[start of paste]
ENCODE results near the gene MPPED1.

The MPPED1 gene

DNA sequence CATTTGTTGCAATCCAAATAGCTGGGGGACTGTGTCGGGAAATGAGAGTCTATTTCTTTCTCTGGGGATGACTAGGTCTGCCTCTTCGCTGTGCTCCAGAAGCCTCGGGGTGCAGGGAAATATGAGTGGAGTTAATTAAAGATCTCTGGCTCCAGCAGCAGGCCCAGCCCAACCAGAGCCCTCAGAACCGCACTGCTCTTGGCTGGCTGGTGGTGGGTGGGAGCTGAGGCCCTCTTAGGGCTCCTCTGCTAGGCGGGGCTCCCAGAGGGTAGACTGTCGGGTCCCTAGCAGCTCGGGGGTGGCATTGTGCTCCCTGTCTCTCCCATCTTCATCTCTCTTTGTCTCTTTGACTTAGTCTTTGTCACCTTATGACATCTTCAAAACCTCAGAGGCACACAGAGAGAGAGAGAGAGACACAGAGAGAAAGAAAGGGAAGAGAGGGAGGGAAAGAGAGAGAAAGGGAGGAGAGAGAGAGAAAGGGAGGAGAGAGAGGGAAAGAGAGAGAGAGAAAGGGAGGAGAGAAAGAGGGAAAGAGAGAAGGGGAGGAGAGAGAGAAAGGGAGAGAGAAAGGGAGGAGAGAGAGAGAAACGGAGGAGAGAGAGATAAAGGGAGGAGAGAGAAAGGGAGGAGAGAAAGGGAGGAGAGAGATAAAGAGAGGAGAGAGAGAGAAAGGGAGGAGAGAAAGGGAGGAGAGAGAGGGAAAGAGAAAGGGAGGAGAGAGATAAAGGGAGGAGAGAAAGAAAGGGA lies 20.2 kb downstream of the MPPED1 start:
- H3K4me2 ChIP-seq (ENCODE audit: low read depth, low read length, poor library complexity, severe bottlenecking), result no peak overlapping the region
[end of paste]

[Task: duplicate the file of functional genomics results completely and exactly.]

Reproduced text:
ENCODE results near the gene MPPED1.

The MPPED1 gene

DNA sequence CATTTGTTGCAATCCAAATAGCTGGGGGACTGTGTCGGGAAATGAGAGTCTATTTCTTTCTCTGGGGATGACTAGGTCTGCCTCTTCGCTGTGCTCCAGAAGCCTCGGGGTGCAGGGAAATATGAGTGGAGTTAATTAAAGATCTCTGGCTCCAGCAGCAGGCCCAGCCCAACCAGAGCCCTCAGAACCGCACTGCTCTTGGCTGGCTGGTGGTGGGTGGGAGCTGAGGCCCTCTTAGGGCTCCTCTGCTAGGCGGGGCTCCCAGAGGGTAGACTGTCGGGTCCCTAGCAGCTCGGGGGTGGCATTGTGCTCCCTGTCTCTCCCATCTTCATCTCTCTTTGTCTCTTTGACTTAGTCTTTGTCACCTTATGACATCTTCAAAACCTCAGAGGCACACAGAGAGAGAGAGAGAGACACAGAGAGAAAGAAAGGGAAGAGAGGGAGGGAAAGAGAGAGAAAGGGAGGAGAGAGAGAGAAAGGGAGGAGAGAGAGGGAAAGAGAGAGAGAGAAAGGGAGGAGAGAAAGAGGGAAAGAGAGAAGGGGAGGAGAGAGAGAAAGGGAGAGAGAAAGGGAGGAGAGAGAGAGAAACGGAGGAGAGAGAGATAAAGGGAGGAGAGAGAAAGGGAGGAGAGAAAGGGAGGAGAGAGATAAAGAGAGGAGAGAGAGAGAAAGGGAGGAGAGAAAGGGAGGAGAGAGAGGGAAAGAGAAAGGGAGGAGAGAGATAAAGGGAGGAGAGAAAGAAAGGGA lies 20.2 kb downstream of the MPPED1 start:
- H3K4me2 ChIP-seq (ENCODE audit: low read depth, low read length, poor library complexity, severe bottlenecking), result no peak overlapping the region